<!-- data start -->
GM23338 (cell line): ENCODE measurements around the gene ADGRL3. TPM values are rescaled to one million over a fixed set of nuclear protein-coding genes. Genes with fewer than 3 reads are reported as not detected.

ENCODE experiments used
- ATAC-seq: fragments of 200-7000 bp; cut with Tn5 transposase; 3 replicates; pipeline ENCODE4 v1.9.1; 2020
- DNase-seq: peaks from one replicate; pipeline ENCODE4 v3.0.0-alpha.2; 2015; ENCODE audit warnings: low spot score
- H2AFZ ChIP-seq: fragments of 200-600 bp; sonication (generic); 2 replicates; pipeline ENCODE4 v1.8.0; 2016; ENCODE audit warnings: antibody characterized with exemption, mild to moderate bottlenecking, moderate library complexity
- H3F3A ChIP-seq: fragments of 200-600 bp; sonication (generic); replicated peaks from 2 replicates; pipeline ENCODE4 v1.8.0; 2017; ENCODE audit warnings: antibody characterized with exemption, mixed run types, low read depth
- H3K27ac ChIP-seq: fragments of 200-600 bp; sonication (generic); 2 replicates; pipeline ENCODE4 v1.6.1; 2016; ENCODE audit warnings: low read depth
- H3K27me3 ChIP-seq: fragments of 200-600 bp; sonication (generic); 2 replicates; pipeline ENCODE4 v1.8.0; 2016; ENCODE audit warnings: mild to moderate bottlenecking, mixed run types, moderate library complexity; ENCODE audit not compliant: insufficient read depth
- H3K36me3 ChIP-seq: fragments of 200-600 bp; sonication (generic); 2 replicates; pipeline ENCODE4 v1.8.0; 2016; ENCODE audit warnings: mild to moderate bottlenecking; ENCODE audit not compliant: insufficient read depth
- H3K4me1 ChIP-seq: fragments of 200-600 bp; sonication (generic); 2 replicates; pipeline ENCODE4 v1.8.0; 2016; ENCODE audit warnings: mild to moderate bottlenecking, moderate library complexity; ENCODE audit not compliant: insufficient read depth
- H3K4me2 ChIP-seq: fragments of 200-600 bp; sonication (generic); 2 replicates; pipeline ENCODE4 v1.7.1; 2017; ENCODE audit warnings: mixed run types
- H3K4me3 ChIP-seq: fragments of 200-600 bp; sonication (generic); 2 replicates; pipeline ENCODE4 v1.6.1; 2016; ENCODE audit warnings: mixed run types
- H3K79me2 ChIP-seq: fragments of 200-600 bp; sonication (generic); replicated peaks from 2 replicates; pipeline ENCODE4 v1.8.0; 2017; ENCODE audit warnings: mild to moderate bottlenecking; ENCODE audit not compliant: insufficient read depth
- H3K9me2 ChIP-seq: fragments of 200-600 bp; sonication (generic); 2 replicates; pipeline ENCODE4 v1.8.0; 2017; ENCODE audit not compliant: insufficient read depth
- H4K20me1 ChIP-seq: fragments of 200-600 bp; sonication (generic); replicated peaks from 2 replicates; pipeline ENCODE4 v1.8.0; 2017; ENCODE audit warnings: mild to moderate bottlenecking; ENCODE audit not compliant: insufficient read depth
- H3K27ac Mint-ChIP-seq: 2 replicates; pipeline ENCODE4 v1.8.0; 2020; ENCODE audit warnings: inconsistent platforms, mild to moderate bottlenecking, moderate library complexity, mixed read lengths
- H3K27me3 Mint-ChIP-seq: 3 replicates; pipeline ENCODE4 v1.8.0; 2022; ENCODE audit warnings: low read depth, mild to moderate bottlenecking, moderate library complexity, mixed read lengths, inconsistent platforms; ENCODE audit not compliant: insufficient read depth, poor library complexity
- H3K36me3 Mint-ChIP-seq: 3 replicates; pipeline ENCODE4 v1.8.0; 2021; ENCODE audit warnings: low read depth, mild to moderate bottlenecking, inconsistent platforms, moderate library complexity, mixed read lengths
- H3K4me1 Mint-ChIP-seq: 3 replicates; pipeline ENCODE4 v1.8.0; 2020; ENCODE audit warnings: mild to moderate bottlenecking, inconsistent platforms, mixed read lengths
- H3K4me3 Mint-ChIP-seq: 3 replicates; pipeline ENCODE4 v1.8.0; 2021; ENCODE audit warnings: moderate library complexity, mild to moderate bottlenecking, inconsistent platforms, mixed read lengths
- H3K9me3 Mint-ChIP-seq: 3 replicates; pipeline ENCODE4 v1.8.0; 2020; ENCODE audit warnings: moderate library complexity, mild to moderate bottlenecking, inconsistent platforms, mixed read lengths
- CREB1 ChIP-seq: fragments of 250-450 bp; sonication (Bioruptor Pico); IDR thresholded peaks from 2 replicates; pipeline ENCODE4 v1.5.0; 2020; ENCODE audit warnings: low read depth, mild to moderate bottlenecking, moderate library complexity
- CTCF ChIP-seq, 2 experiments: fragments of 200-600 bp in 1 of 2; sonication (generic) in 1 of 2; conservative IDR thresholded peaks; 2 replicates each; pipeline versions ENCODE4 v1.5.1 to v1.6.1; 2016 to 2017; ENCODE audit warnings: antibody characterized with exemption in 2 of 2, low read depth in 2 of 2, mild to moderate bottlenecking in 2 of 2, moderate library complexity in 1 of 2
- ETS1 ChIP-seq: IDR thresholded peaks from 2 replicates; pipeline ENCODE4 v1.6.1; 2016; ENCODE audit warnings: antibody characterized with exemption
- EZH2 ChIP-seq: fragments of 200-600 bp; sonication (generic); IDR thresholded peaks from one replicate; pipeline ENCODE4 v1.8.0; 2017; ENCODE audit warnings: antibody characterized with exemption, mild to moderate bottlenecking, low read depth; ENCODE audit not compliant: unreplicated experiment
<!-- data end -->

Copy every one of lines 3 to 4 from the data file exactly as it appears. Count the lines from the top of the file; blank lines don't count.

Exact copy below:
- ATAC-seq: fragments of 200-7000 bp; cut with Tn5 transposase; 3 replicates; pipeline ENCODE4 v1.9.1; 2020
- DNase-seq: peaks from one replicate; pipeline ENCODE4 v3.0.0-alpha.2; 2015; ENCODE audit warnings: low spot score